Grace & peace,

Your Brother Behind the Mask

Saturday, February 2, 2013

Perish Every Fond Ambition.

We like to imagine that we're extraordinary. Get a group of guys together, get them swapping stories, and watch the competitive one-upmanship begin. "Dog bite, huh? Have I ever told you guys about the time I got mauled by a grizzly bear?"

I've been in plenty of Christian small groups where the "grizzly bear" card gets significant play. We want to have the most dramatic prayer request, the craziest conversion story, the deepest confessions of depravity. Okay, I'll stop using the royal "we" here. I do this. I want to have the best story. I want you to hear my trials and struggles and think...well, to be honest, I'm not sure what I want you to think. Maybe I want your sympathy? Your awe? Your respect? I'd say that I want you to hear my struggles and praise Jesus, but I doubt that's what I'm usually hunting after.

Because let's be honest. I have the perfect trump card for any group of American Christians today trying to be edgy and relevant. It's like the "Helen Keller" card in Apples to Apples. "I'm attracted to other guys." BOOM. Game Over. Thanks for playing.

I've started to deeply appreciate the older hymns of the Church and the full spectrum of the Christian experience that they so powerfully represent. I love their honesty, in joy and in sorrow. I love that I can identify with the cries of some dude's heart who lived more than a hundred years ago. I love that, when I'm tempted to think that my personal struggle with sin is somehow unique or special, I can find my smaller story's connection to the bigger story of Christ rescuing and redeeming his Bride.

One hymn in particular that reminds me of this is Henry Lyte's "Jesus, I My Cross Have Taken." As I read these lyrics, I read the cry of my heart that I could never write, the prayer I wish I could pray. My cross is my own to bear, but I haven't been called to do anything more than every other follower of Christ throughout history. In these words, I find my unity with the Body of Christ as we follow our Savior to Calvary, only able to carry our crosses in the first place because of his sacrifice on our behalf.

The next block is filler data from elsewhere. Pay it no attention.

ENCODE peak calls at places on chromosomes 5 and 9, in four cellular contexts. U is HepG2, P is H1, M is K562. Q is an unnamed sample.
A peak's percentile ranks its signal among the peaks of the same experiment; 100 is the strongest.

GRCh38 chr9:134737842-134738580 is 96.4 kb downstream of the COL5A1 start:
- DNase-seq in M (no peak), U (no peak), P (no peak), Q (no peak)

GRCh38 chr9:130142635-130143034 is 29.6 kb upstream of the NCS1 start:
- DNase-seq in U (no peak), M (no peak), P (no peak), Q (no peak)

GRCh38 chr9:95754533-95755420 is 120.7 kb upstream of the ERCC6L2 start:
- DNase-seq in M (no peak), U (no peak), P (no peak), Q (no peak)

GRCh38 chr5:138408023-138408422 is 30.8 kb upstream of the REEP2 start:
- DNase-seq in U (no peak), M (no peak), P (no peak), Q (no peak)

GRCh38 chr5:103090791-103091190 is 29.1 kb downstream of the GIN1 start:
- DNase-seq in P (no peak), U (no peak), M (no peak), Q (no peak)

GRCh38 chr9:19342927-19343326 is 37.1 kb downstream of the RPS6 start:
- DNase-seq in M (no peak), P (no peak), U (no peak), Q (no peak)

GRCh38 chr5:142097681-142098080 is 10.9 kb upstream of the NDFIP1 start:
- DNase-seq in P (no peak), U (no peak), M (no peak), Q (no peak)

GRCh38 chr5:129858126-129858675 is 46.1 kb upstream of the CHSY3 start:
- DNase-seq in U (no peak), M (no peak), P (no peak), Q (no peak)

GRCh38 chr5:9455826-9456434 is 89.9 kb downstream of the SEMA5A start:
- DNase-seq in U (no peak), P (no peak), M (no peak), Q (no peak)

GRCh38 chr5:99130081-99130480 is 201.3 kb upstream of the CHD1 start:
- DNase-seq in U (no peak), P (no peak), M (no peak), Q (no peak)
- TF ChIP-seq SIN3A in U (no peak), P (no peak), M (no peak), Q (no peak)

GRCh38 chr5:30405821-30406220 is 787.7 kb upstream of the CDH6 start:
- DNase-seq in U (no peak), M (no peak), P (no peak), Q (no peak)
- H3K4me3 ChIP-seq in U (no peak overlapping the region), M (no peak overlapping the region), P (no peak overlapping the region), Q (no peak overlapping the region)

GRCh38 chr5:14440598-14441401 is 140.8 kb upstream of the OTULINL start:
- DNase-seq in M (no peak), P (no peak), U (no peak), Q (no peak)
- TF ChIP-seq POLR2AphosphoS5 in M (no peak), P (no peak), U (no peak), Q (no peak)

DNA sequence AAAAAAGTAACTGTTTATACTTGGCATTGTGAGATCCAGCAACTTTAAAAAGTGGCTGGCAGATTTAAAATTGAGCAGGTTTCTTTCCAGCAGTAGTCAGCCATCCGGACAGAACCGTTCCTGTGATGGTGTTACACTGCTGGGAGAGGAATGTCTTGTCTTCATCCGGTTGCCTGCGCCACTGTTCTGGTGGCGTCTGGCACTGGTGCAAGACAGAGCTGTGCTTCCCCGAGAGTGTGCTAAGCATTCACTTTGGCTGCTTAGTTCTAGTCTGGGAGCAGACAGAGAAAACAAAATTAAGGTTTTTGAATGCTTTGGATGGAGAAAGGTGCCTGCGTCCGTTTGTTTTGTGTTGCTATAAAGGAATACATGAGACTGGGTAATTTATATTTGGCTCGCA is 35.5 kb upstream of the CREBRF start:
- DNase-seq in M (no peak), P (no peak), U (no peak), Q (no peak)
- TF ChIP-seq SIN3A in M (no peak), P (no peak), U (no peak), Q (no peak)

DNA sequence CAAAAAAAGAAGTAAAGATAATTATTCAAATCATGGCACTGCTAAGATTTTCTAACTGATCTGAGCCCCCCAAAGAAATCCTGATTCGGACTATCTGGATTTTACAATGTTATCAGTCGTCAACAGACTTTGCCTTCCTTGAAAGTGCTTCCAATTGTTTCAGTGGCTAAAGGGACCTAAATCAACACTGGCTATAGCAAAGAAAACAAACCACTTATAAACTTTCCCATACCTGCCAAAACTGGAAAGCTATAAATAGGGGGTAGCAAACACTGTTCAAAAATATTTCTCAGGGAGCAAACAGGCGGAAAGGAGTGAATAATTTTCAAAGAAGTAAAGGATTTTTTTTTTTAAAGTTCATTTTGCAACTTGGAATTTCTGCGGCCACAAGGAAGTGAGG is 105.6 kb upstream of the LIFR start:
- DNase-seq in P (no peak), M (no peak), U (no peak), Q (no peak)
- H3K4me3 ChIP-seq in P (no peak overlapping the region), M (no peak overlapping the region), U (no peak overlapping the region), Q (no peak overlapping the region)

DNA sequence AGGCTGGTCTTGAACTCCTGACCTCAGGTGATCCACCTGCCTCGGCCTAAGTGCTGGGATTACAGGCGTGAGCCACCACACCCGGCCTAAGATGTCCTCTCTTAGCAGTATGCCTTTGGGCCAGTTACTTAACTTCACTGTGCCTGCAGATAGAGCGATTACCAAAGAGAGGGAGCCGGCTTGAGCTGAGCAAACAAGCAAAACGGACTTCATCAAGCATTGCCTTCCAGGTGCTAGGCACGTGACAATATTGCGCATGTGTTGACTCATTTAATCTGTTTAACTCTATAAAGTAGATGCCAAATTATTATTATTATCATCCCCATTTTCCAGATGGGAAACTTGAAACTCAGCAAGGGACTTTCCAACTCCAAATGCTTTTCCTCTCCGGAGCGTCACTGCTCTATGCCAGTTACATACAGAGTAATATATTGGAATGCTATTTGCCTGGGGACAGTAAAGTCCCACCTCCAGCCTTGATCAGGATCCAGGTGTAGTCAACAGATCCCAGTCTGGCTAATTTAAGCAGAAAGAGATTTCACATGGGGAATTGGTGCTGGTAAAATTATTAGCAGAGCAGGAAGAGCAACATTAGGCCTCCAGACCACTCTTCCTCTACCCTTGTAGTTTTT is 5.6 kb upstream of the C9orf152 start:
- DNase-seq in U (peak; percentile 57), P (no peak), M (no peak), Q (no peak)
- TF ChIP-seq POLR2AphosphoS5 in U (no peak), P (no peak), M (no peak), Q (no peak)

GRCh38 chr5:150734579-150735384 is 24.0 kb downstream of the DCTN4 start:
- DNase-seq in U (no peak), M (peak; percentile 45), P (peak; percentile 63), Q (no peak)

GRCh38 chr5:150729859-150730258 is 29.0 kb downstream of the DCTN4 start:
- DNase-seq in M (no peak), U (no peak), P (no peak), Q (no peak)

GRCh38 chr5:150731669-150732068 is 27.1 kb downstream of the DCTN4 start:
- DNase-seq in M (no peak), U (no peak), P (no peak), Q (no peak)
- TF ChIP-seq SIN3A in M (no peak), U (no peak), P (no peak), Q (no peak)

1. Jesus, I my cross have taken | All to leave and follow Thee.
Destitute, despised, forsaken | Thou from hence my all shall be.
Perish every fond ambition | All I've sought or hoped or known.
Yet how rich is my condition | God and heaven are still my own.

Perish every fond ambition. These words strike to my very core. They rip and claw at the dream I desperately believe God owes me. How could God ask me never to marry? Never to know the deep, unconditional, exclusive love of a wife? How can he tell me sex is good, and then tell me my own desires for sex, desires I have no control over, are bad? How can he expect me to remain celibate, to go through grow die...aloneWould he really deny me the joy of holding my first child, watching him or her grow, hearing people comment how much they resemble me? Will I never get to change a filthy diaper in the middle of the night? To video-tape every single dance recital or tee-ball game? To teach my son what it means to be a man? To give away my beautiful daughter in marriage?

This...all of all I've sought or hoped or known. 

But even as I ask these questions, as my heart aches over all these fond ambitions, I'm quickly reminded that I'm not alone. How many fellow children of God are lonely? How many fully heterosexual brothers and sisters, who also desperately wish to marry, are never able to? How many couples are unable to have children of their own, or can't afford to adopt? How many lose spouses or children to early death? How many are born with physical or mental disabilities that keep them from chasing the various fond ambitions in their own hearts?

Yes, I join with every other follower of Christ as I realize the fond ambitions of my heart that must be laid aside to follow the Savior. But that's not the end of the stanza:

Yet how rich is my condition! God and heaven are still my own. He never promised me a spouse. He never promised me sexual fulfillment. He never promised me offspring. He never promised me anything on my list of "must haves to be happy." He promised me Himself, and that is all I could ever need. He promised me the hope of a glorious future, one in which all the sadness and pain of this life will come undone.

2. Let the world despise and leave me | They have left my Savior, too.
Human hearts and looks deceive me | Thou art not, like them, untrue.
O while Thou dost smile upon me | God of wisdom, love, and might,
Foes may hate and friends disown me | Show Thy face and all is bright.

3. Man many trouble and distress me | 'Twill but drive me to Thy breast.
Life with trials hard may press me | Heaven will bring me sweeter rest.
Oh, 'tis not in grief to harm me | While Thy love is left to me me;
Oh, 'twere not in joy to charm me | Were that joy unmixed with Thee.